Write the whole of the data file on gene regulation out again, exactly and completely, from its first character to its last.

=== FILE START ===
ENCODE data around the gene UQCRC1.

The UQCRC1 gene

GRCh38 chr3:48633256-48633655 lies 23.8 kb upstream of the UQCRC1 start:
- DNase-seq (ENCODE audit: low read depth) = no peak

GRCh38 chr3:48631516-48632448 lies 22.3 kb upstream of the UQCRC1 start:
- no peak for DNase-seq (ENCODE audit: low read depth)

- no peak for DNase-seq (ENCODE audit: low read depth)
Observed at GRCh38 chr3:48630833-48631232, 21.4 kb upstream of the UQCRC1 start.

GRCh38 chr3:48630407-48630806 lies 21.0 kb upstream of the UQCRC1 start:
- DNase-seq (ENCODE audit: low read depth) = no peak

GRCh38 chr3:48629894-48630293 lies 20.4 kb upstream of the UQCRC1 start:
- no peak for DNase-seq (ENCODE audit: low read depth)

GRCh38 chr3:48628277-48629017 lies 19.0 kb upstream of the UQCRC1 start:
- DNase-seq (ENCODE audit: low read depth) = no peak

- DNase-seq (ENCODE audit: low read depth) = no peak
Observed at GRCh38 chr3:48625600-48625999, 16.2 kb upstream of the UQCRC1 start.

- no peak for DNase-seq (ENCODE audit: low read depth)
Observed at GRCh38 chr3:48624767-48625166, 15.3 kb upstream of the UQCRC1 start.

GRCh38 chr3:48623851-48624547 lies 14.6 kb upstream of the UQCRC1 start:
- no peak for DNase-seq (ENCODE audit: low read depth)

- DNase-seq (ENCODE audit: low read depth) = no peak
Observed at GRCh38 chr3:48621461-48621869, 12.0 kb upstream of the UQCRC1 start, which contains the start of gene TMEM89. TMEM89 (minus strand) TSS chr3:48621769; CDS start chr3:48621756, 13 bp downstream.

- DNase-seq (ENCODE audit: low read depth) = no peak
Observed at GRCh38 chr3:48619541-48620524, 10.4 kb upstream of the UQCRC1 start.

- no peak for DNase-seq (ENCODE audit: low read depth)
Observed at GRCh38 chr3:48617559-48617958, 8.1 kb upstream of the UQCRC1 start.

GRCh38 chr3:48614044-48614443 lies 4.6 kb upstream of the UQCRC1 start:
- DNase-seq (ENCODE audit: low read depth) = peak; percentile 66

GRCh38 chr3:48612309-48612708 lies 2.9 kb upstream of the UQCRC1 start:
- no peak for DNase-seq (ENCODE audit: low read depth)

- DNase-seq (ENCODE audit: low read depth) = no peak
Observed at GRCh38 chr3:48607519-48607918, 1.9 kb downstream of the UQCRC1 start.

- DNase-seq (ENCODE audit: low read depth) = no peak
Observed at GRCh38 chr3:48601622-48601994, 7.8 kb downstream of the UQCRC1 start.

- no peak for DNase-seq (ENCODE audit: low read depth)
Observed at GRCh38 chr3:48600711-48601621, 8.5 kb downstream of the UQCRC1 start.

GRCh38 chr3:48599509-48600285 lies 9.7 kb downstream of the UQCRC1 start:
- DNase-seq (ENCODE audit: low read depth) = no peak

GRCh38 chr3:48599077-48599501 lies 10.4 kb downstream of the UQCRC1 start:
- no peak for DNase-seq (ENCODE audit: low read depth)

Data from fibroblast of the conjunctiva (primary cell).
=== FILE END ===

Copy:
ENCODE data around the gene UQCRC1.

The UQCRC1 gene

GRCh38 chr3:48633256-48633655 lies 23.8 kb upstream of the UQCRC1 start:
- DNase-seq (ENCODE audit: low read depth) = no peak

GRCh38 chr3:48631516-48632448 lies 22.3 kb upstream of the UQCRC1 start:
- no peak for DNase-seq (ENCODE audit: low read depth)

- no peak for DNase-seq (ENCODE audit: low read depth)
Observed at GRCh38 chr3:48630833-48631232, 21.4 kb upstream of the UQCRC1 start.

GRCh38 chr3:48630407-48630806 lies 21.0 kb upstream of the UQCRC1 start:
- DNase-seq (ENCODE audit: low read depth) = no peak

GRCh38 chr3:48629894-48630293 lies 20.4 kb upstream of the UQCRC1 start:
- no peak for DNase-seq (ENCODE audit: low read depth)

GRCh38 chr3:48628277-48629017 lies 19.0 kb upstream of the UQCRC1 start:
- DNase-seq (ENCODE audit: low read depth) = no peak

- DNase-seq (ENCODE audit: low read depth) = no peak
Observed at GRCh38 chr3:48625600-48625999, 16.2 kb upstream of the UQCRC1 start.

- no peak for DNase-seq (ENCODE audit: low read depth)
Observed at GRCh38 chr3:48624767-48625166, 15.3 kb upstream of the UQCRC1 start.

GRCh38 chr3:48623851-48624547 lies 14.6 kb upstream of the UQCRC1 start:
- no peak for DNase-seq (ENCODE audit: low read depth)

- DNase-seq (ENCODE audit: low read depth) = no peak
Observed at GRCh38 chr3:48621461-48621869, 12.0 kb upstream of the UQCRC1 start, which contains the start of gene TMEM89. TMEM89 (minus strand) TSS chr3:48621769; CDS start chr3:48621756, 13 bp downstream.

- DNase-seq (ENCODE audit: low read depth) = no peak
Observed at GRCh38 chr3:48619541-48620524, 10.4 kb upstream of the UQCRC1 start.

- no peak for DNase-seq (ENCODE audit: low read depth)
Observed at GRCh38 chr3:48617559-48617958, 8.1 kb upstream of the UQCRC1 start.

GRCh38 chr3:48614044-48614443 lies 4.6 kb upstream of the UQCRC1 start:
- DNase-seq (ENCODE audit: low read depth) = peak; percentile 66

GRCh38 chr3:48612309-48612708 lies 2.9 kb upstream of the UQCRC1 start:
- no peak for DNase-seq (ENCODE audit: low read depth)

- DNase-seq (ENCODE audit: low read depth) = no peak
Observed at GRCh38 chr3:48607519-48607918, 1.9 kb downstream of the UQCRC1 start.

- DNase-seq (ENCODE audit: low read depth) = no peak
Observed at GRCh38 chr3:48601622-48601994, 7.8 kb downstream of the UQCRC1 start.

- no peak for DNase-seq (ENCODE audit: low read depth)
Observed at GRCh38 chr3:48600711-48601621, 8.5 kb downstream of the UQCRC1 start.

GRCh38 chr3:48599509-48600285 lies 9.7 kb downstream of the UQCRC1 start:
- DNase-seq (ENCODE audit: low read depth) = no peak

GRCh38 chr3:48599077-48599501 lies 10.4 kb downstream of the UQCRC1 start:
- no peak for DNase-seq (ENCODE audit: low read depth)

Data from fibroblast of the conjunctiva (primary cell).